Surrogacy: Is It Right?
Surrogacy is an arrangement between a woman and a couple or individual to carry and deliver a baby. There are two types of surrogacy: traditional and gestational. In traditional surrogacy, the surrogate mother is artificially inseminated with the sperm of the intended father or sperm donor. The surrogate's own eggs are used; therefore she will be the genetic mother of the resulting child. Usually, the intended father's name is put directly on the birth certificate and the intended mother will need to do a stepparent adoption. However laws surrounding this process vary from state to state. In gestational surrogacy, the surrogate mother is not genetically related to the child. Eggs are extracted from the intended mother or egg donor and mixed with sperm from the intended father in vitro. The embryos are then transferred into the surrogate's uterus. In many areas, the intended parents may petition the court in the third trimester of pregnancy to have both their names placed directly on the birth certificate.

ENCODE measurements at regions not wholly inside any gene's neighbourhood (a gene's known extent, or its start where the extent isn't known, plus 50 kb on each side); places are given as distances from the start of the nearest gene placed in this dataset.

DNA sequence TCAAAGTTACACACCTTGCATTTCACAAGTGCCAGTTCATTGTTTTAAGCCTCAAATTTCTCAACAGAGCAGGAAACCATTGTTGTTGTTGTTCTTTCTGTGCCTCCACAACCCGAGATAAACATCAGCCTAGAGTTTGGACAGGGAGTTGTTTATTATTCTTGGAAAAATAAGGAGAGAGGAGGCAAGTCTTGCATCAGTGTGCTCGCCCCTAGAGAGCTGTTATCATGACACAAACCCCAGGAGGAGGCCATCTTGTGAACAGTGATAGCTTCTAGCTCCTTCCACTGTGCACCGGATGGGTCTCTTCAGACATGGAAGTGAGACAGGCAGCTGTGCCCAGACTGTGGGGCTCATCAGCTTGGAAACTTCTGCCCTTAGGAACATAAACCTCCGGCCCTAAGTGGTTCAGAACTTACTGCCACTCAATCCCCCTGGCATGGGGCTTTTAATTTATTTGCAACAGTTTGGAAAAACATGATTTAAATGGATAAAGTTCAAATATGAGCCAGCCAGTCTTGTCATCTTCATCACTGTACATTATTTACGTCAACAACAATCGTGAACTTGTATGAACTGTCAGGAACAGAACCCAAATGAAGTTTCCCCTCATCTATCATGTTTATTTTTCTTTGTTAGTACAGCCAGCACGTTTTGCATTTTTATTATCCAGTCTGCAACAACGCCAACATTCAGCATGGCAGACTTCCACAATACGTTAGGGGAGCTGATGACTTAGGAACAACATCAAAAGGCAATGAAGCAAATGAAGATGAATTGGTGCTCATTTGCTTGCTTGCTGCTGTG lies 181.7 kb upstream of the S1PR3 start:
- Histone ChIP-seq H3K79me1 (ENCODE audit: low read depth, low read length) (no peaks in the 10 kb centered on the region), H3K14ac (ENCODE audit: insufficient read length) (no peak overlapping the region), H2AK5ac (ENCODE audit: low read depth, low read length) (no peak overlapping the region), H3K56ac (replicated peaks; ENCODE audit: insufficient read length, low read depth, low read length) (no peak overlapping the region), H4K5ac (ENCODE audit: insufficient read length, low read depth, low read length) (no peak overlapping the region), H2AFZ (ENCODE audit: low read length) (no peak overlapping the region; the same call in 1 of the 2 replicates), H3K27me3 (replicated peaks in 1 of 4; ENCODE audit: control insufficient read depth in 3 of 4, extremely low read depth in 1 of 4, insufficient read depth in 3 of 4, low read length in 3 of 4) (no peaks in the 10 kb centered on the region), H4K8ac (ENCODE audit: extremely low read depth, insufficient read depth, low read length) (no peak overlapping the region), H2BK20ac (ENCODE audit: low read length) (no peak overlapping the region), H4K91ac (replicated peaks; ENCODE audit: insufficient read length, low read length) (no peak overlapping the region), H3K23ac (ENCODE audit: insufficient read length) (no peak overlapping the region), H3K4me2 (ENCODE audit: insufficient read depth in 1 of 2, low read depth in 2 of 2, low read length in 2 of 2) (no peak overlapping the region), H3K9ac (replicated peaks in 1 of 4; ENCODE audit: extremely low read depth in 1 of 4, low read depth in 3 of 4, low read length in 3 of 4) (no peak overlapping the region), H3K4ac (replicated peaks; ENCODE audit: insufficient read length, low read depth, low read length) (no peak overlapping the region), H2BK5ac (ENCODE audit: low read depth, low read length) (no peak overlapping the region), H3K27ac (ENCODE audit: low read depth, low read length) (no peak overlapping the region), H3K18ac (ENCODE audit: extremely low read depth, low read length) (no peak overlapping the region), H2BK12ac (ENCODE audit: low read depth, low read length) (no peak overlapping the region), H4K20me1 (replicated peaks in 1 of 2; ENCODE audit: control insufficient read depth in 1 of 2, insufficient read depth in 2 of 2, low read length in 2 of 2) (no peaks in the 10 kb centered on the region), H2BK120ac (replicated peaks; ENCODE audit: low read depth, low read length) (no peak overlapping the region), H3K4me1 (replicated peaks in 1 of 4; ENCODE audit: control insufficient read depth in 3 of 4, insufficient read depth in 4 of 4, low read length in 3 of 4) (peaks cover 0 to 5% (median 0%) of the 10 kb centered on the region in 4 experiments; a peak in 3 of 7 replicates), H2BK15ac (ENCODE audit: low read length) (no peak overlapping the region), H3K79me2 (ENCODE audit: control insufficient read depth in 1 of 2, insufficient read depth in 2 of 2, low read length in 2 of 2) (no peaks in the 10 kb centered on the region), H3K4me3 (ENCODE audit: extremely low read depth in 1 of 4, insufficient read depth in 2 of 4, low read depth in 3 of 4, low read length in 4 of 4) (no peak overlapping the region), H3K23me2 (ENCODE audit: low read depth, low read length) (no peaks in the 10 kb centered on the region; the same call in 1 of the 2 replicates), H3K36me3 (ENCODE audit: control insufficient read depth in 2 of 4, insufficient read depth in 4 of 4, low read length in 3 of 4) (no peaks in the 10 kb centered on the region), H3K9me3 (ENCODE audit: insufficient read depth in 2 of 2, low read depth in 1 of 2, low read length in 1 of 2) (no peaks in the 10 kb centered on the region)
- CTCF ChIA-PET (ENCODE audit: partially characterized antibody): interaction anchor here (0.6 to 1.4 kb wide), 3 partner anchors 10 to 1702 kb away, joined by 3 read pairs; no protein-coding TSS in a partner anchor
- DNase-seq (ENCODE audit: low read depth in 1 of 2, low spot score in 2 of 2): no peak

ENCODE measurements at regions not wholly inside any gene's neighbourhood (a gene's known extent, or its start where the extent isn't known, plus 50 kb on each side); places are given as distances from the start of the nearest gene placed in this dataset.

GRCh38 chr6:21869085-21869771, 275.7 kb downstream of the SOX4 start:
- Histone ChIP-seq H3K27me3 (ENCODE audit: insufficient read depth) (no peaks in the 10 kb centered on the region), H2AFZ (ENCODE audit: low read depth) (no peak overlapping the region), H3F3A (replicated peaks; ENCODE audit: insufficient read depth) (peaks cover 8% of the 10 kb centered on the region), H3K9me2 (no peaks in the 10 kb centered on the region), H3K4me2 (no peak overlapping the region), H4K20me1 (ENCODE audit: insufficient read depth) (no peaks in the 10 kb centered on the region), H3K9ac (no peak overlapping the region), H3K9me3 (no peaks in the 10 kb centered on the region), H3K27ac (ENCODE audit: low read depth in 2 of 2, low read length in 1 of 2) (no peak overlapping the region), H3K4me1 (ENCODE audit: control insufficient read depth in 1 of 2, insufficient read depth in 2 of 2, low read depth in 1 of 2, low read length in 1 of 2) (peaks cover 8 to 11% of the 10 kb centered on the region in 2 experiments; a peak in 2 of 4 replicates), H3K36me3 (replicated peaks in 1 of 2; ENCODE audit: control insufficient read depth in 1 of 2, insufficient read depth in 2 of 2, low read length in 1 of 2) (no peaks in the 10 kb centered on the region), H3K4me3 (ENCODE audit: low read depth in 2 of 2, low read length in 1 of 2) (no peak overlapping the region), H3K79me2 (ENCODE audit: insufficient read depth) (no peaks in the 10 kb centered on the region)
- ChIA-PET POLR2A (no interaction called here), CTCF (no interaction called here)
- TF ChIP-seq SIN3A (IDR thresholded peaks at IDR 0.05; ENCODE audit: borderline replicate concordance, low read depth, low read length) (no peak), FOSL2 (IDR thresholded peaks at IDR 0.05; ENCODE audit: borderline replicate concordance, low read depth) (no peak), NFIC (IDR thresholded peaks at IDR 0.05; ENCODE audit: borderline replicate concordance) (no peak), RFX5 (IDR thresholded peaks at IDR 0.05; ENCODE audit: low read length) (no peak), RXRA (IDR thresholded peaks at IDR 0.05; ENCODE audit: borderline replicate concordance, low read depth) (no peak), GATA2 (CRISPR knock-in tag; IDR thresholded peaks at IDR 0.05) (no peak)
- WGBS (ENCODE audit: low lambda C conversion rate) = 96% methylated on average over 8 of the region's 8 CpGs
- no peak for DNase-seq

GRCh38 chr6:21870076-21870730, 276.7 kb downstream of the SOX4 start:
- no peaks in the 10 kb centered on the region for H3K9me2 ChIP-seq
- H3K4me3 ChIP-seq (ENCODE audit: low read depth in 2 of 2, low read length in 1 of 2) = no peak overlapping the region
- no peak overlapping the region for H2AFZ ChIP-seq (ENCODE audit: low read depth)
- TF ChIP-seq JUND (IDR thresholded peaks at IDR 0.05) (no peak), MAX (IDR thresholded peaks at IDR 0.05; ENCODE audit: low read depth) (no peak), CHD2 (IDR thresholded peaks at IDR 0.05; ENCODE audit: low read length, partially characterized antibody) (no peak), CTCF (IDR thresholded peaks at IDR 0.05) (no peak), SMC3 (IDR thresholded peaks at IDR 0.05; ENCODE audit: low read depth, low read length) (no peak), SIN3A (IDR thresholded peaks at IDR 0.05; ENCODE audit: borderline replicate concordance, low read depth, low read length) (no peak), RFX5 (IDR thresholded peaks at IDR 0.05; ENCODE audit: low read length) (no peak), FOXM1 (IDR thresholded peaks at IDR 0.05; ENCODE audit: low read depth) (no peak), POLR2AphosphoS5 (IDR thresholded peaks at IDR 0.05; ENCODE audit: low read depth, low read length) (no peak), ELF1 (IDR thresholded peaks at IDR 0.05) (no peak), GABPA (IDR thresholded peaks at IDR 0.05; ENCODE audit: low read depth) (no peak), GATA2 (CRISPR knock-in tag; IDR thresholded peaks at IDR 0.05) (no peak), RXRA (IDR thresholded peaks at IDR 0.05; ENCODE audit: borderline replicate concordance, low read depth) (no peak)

Surrogacy was made to help infertile and gay couples the option to conceive a child. Therefore, surrogacy should be legalized. Legalization of surrogacy would help many people make their dreams of a family come true. Some women have health problems that would mean a risky pregnancy, so they choose surrogacy. Occasionally close relatives, such as mothers or sisters, become surrogate mothers if the pregnancy of a family member is unbearable or impossible. This is called charitable surrogacy. However, couples have to look for surrogate mothers through agencies or on their own.
Surrogate mothers are compensated for carrying the baby for the intended parents. Compensation plays a big role in surrogacy. Fees can be from $3,000 to $20,000. Other costs for which the intended parents usually are responsible for paying, even if the find their own surrogate, include compensation to the surrogate, attorney fees, court costs and prenatal...
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